Colors have a significant influence over our emotions. Even merely changing the shade of a color by a bit could alter a person’s behavior. Recently, color psychology has been in vogue in the fields of marketing, arts, and design. While many of the conclusions made by studies in this relatively new subject cannot be called concrete, experts have nonetheless observed several interesting effects of color on moods, feelings, and behaviors. Most experts in the psychology field remain highly skeptical of treatments that utilize color to induce healing, like color therapy. They have argued that the described mood-altering effects of color are more often than not hugely embellished. Thus far, research has shown that in numerous cases, the emotions induced by a color dissipate after a brief period of time. And most convincingly, they have pointed out the fact that colors hold different meanings for different cultures. Nevertheless, multiple studies have shown that color does affect people’s behavior in a number of astonishing ways. - One study discovered that warm-colored placebo pills were believed to be more effective than the cool-colored pills by the experimental group. - An informal study concluded that blue-colored streetlights may reduce the crime rate. - Researchers have found that the color red tends to make people more aggressive and act with greater speed and force. - A study on the historical data of sports teams and the impact of their uniforms found that players wearing black uniforms were more likely to receive penalties. People tended to associate negative qualities with these players. - A number of studies have found that certain colors could affect a person’s performance. For instance, in one study, 71 U.S. college students were given a participant number colored red, green, or black before taking a five-minute exam. The results showed that those who were given the red number scored approximately 20 percent lower than the other two groups. - Overall, research seems to indicate that warm colors, like red and orange, encourage feelings ranging from warmth to aggression, while cool colors, like blue and green, induce cooler emotions ranging from serenity to indifference. Despite the lack of firm evidence to support the concept, color psychology is a steadily growing field. More are questioning how these associations between color and mood develop and just how much these associations influence real-world behavior. More businesses are considering how color could be used to boost productivity and safety in the workplace, as well as which colors induce which behavior in consumers. Hopefully, with time, we will soon learn more about the connection between color and human psychology.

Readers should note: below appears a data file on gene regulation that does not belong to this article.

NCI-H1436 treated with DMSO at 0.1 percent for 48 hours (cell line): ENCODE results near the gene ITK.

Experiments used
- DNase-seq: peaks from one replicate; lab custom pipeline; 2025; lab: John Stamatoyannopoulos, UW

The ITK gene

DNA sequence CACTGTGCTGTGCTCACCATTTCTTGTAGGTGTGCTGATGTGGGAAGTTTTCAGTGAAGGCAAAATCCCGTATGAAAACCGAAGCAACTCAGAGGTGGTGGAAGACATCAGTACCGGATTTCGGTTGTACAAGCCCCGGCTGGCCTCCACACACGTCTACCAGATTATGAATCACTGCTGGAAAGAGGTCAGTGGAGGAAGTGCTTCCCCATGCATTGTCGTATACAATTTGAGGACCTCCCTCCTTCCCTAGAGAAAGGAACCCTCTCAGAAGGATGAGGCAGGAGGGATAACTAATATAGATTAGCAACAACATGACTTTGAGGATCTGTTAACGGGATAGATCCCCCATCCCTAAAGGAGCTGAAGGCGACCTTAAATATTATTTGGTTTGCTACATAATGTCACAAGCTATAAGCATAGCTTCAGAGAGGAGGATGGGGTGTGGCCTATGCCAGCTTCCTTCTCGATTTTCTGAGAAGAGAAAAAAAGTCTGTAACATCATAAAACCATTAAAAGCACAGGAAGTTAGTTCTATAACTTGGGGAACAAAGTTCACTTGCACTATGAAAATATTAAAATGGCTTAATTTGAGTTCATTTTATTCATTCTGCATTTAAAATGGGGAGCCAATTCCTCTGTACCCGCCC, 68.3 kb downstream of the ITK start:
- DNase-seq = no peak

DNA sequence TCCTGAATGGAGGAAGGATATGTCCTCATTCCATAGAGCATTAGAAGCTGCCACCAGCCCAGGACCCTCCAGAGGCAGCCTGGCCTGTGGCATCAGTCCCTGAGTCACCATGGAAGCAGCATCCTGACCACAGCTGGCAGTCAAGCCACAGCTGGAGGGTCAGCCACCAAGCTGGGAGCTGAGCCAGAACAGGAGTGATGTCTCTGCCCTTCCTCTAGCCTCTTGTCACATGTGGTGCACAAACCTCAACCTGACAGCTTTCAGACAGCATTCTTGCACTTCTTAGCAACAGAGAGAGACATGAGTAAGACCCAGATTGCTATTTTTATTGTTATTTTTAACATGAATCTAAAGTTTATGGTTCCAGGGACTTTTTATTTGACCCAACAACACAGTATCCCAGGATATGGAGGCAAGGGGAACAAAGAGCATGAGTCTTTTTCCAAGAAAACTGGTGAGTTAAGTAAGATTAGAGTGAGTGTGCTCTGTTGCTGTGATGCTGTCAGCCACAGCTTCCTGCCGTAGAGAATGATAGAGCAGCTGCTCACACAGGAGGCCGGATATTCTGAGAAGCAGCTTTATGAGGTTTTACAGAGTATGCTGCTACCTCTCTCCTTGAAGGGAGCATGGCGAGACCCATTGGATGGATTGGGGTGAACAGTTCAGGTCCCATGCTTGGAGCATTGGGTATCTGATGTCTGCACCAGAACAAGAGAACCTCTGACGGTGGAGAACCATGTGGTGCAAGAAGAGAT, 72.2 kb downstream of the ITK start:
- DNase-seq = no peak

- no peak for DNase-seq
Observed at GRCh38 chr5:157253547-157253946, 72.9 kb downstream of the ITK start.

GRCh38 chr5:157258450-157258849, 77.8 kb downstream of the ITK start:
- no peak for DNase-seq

Yesel Kang For The Teen Times
1. What did one study reveal about warm-colored placebo pills?
2. What did an informal study say about blue-colored streetlights?
3. According to a study on the historical data of sports teams and the impact of their uniforms, players with which color of uniforms were more likely to receive penalties?
1. Can you summarize the article?
2. What do you think about color psychology?
3. Have you ever experienced color therapy?
4. What is your favorite color?